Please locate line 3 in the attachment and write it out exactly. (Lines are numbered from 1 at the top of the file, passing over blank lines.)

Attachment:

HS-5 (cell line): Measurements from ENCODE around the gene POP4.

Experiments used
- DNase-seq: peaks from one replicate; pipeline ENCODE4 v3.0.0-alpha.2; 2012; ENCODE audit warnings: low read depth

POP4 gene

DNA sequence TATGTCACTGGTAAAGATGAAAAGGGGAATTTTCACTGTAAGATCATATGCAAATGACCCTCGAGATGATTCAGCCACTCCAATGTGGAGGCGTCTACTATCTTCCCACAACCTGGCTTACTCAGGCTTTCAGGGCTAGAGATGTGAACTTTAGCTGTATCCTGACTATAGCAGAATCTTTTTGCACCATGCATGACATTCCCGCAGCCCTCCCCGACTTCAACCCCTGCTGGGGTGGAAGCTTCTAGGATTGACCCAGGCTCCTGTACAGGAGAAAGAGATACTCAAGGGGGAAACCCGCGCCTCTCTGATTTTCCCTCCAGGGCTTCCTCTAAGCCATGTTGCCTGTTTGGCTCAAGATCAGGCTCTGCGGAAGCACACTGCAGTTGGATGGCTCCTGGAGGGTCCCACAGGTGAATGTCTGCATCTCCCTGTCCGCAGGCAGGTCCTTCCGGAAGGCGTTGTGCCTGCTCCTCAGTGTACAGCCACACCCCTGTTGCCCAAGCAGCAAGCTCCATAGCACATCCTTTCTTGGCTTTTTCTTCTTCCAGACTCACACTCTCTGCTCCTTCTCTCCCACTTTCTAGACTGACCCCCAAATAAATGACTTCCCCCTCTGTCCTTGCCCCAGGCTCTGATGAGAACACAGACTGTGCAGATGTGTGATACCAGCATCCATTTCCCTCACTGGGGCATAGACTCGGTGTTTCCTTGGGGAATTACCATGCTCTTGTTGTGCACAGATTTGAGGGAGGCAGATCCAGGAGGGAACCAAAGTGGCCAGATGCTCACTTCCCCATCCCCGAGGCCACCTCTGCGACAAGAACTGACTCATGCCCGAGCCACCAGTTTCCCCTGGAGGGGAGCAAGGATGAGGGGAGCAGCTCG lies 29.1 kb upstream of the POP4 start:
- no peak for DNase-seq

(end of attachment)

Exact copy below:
- DNase-seq: peaks from one replicate; pipeline ENCODE4 v3.0.0-alpha.2; 2012; ENCODE audit warnings: low read depth